Miles driven: 255
Fuel used: 10.5 gallons
|CG Report Card|
|Room and Comfort||B|
|Power and Performance||A|
|Fit and Finish||B|
|Report-card grades are derived from a consensus of test-driver evaluations. All grades are versus other vehicles in the same class. Value grade is for specific trim level evaluated, and may not reflect Consumer Guide's impressions of the entire model lineup.|
|Big & Tall Comfort|
|Big & Tall comfort ratings are for front seats only. "Big" rating based on male tester weighing approximately 350 pounds, "Tall" rating based on 6'6"-tall male tester.|
|Engine Specs||382-hp 3.0-liter|
|Engine Type||Turbocharged six-cylinder|
Real-world fuel economy: 24.2 mpg
Driving mix: 40% city, 60% highway
EPA-estimated fuel economy: 22/30/25 (city, highway, combined)
Fuel type: Premium gas required
Base price: $54,590 (not including $995 destination charge)
Options on test vehicle: Driver Assist Package ($1195), Phantom matte-gray paint ($1495)
Price as tested: $58,275
The great: Nimble handling, communicative steering feel; horsepower boost for ’21 delivers even more invigorating acceleration
The good: Decent fuel economy for a high-performance sports car; relatively affordable compared to similar high-end sports cars
The not so good: Some complicated infotainment controls, low-slung cockpit can make entry/exit tricky, stingy cargo space, no manual transmission available
After the Toyota Supra made its long-awaited reappearance for the 2020 model year, Toyota moved it both downmarket and slightly upmarket for 2021. The downmarket move came via the addition of a new entry-level model: the 4-cylinder-powered Supra 2.0, which starts at about $8000 less than a base 3.0 model. The upmarket push comes courtesy of a significant horsepower bump for the 6-cylinder-powered Supras—the 3.0-liter inline six now makes 382 hp instead of 335 hp. The 3.0 models also receive underhood strut-tower braces and revised steering, suspension, and differential tuning.
Those updates obviously sweeten the pot for sports-car enthusiasts, and they come at a nominal price premium—the base MSRP of the 3.0 Premium creeps up by just $600 for 2021. We should note, however, that hotter engine isn’t really new… it’s the same powerplant that the BMW Z4 M40i version of the BMW Z4—the two-seat convertible with which the Supra shares its basic platform and powertrains—has had since it debuted for 2020.
Toyota lists a 0-60-mph time of 3.9 seconds flat for the 2021-model-year 3.0s—a couple tenths quicker than the 2020 models. Though we were relying on our memory of the 2020 Supras we drove both on the track and on the street, and not a back-to-back comparo, the 2021 felt appreciably faster and more responsive.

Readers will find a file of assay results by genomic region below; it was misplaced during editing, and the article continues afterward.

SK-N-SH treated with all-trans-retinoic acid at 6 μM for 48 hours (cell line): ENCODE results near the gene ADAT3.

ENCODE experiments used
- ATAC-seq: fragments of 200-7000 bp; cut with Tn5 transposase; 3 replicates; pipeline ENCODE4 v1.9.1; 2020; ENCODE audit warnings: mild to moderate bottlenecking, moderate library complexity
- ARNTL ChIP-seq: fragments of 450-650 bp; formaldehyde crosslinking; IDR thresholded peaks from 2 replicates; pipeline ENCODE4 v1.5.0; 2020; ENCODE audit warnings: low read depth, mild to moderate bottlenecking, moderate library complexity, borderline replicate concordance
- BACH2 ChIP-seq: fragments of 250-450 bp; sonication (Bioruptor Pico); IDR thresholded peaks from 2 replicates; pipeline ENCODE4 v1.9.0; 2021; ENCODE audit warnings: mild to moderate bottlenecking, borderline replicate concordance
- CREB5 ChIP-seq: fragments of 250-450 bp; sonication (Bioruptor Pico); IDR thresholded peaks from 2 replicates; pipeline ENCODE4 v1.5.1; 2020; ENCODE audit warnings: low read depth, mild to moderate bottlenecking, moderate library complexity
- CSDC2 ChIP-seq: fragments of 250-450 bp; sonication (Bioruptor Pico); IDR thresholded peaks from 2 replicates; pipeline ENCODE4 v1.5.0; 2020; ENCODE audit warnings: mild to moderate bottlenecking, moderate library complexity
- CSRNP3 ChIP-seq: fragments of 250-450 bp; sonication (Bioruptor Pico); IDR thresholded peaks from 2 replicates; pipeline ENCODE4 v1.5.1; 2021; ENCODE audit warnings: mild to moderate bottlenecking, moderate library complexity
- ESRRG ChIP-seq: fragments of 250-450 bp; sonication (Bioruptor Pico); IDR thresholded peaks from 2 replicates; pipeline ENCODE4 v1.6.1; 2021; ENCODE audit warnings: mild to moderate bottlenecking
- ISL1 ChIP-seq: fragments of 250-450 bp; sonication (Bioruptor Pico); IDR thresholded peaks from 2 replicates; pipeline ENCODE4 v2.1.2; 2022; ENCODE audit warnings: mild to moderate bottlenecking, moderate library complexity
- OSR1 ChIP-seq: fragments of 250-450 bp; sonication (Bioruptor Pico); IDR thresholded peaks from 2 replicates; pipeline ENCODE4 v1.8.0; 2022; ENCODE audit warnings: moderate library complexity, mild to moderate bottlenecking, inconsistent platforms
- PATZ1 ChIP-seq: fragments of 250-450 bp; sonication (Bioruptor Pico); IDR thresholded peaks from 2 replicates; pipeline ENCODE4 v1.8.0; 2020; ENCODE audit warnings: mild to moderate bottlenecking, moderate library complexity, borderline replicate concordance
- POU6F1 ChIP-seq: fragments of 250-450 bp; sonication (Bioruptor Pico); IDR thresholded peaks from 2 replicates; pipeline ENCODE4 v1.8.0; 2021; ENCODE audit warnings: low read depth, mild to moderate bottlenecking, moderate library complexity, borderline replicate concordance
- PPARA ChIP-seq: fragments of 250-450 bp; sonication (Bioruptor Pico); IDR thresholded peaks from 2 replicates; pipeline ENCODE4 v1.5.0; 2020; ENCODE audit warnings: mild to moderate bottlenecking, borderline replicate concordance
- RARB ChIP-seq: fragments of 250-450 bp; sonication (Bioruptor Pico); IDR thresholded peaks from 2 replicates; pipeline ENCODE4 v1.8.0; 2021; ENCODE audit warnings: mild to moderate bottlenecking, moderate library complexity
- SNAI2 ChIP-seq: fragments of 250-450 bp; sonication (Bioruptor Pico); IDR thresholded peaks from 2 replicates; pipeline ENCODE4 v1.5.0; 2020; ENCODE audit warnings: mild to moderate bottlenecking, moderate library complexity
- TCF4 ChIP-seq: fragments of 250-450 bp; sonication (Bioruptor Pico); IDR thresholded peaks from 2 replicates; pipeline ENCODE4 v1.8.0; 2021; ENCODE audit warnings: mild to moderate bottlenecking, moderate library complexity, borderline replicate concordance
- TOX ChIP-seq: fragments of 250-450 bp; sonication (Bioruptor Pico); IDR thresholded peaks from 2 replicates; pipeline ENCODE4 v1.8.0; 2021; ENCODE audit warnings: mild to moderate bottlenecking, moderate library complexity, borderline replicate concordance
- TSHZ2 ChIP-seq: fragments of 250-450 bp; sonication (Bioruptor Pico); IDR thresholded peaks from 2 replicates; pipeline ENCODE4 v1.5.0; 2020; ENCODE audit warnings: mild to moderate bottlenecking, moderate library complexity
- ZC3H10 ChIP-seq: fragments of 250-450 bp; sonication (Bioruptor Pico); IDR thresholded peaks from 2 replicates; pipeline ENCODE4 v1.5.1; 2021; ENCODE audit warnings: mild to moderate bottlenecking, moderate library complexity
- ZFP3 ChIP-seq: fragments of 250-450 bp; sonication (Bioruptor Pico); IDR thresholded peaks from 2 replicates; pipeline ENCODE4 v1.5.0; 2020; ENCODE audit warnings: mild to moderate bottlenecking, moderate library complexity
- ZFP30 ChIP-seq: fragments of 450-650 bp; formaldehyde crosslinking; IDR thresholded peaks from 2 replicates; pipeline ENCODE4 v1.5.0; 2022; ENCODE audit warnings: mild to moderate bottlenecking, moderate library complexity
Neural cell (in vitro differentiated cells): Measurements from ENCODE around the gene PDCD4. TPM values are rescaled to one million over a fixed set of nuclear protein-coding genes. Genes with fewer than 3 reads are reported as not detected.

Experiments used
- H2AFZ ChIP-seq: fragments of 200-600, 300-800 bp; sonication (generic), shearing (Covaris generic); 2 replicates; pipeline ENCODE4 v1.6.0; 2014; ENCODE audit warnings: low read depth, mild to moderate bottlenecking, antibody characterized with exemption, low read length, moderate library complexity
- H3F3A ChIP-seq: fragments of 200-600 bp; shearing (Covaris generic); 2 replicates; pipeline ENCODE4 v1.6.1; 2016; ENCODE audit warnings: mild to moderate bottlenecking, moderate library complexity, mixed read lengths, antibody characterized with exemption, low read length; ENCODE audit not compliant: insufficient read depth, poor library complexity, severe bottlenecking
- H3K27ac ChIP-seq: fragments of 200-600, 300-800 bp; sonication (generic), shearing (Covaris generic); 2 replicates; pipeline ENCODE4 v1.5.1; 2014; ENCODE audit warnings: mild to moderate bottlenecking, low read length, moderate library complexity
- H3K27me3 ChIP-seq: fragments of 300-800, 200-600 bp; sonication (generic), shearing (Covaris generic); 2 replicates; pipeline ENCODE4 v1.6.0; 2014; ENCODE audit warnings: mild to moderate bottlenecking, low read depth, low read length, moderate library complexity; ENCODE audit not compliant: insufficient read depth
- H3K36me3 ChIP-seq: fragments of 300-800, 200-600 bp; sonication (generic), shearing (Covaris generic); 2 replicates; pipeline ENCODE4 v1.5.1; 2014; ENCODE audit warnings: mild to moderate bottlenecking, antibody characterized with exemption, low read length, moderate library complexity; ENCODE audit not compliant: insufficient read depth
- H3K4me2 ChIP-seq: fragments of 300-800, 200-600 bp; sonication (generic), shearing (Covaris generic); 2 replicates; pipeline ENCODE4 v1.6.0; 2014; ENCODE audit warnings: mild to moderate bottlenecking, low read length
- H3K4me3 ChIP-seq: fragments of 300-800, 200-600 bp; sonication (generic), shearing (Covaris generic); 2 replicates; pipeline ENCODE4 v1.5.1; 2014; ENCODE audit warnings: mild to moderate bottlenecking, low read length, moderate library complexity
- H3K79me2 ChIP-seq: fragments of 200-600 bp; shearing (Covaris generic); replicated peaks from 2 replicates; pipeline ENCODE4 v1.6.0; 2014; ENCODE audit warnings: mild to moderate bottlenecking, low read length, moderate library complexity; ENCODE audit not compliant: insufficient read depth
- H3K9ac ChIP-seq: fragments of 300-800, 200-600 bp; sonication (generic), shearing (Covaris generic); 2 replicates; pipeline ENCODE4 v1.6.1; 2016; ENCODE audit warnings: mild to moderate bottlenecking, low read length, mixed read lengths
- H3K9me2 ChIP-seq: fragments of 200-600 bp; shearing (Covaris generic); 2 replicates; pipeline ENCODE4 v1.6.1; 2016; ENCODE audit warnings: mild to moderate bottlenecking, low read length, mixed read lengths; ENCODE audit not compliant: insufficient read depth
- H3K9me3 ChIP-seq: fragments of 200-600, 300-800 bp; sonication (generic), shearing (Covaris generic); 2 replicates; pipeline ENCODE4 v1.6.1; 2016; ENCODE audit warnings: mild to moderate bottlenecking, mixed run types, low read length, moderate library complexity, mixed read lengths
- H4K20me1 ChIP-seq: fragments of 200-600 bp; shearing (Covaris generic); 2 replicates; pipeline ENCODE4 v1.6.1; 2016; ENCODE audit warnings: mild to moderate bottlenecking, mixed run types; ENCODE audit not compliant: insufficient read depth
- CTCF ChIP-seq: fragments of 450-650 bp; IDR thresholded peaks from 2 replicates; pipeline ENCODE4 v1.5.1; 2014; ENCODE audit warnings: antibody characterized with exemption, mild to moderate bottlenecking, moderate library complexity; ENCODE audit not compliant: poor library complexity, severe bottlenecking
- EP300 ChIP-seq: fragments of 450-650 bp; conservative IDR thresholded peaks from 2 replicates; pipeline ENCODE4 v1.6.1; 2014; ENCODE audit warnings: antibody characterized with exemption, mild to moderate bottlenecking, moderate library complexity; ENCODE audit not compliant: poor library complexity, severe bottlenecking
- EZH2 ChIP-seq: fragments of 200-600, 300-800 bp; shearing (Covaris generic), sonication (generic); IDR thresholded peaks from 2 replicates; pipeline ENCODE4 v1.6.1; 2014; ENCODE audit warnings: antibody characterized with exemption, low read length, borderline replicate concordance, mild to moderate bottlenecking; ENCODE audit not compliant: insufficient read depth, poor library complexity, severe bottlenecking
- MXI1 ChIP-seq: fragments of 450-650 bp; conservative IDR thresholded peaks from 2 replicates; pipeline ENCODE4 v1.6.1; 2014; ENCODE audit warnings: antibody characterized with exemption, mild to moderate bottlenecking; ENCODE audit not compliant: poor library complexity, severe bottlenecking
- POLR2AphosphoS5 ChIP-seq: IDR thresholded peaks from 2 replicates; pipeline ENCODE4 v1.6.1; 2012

One thing that isn’t on the roster of updates for 2021 is a manual gearbox—as in 2020, the only transmission offered in the Supra (and the Z4) is an 8-speed automatic. Rumors circulated last year that Toyota was looking at the possibility of offering the Supra with a manual, but so far, nothing official has been announced.
As expected, the Supra’s low stance and seating position can make entry and exit a challenge. However, as two-seat sports cars go, the cabin is a bit more hospitable to big-and-tall folks than many of the Supra’s rivals once you’re inside. The “double-bubble” roofline frees up a precious bit of extra headroom, and the legroom is fairly generous for the segment as well. Likewise, the Supra’s ride is far from supple, but it’s comfortable and absorbent enough for daily use—at least for our backsides.
For some sports-car purists, the lack of a third pedal and the commonality with the Z4 are big marks against the Supra. The reality is that manual-transmission vehicles—even sporting, enthusiast-oriented ones—sell in very small numbers, as do purpose-built two-door sports cars. Partnerships between automakers help spread out development costs and make low-volume vehicles profitable. It’s a sign of how far Japanese enthusiast vehicles have come when a key criticism of a Toyota-branded sports car is that it doesn’t feel Japanese enough.
The reanimated Toyota Supra is no one-word supercar, but is it a super car? Yeah, you can believe that.
The 3.0 Premium I drove was undeniably ready off the line in street traffic, and when prodded on the expressway the BMW-powered coupe dug in its heels and charged strongly. Do that in “Sport” mode and you’ll be rewarded with a sonorous exhaust chorus sure to cheer your hot rod soul.
That added horsepower will be the flashy attention-getter, but there’s been some movement in the torque figures. Torque grows by just three lb-ft, to 368. It finds that peak at 1800 rpm, 200 revs later than in 2020, but now it lasts an extra 500 rpm, to 5000, for a net gain of 300 rpm in the best part of the car’s torque band.
I didn’t mind at all knowing when the 8-speed automatic transmission was shifting, and most of the time it’s more audible than physical anyway. The powerteam gave me nearly 23 mpg after a run of 107.8 miles that was almost perfectly split between city-type and highway operation.
Ride is sports car firm—some will say hard—but drivers enjoy nicely progressive steering and well-controlled cornering response. Tire noise rises on the highway, and infotainment is provided through BMW’s somewhat complex console-controlled iDrive system. A low roof and short side windows put the squeeze on driver vision, but the view through the back window is better than you’ll find in many other slope-roof GTs.
Consumer Guide’s test car had great stealth-plane looks painted in extra-cost Phantom Matte Gray paint, a color exclusive to the 3.0 Premium in 2021, but between washings it really shows dirt. Otherwise, the Supra is set up right for making clean getaways.
2021 Toyota Supra 3.0 Premium Gallery
(Click below for enlarged images)
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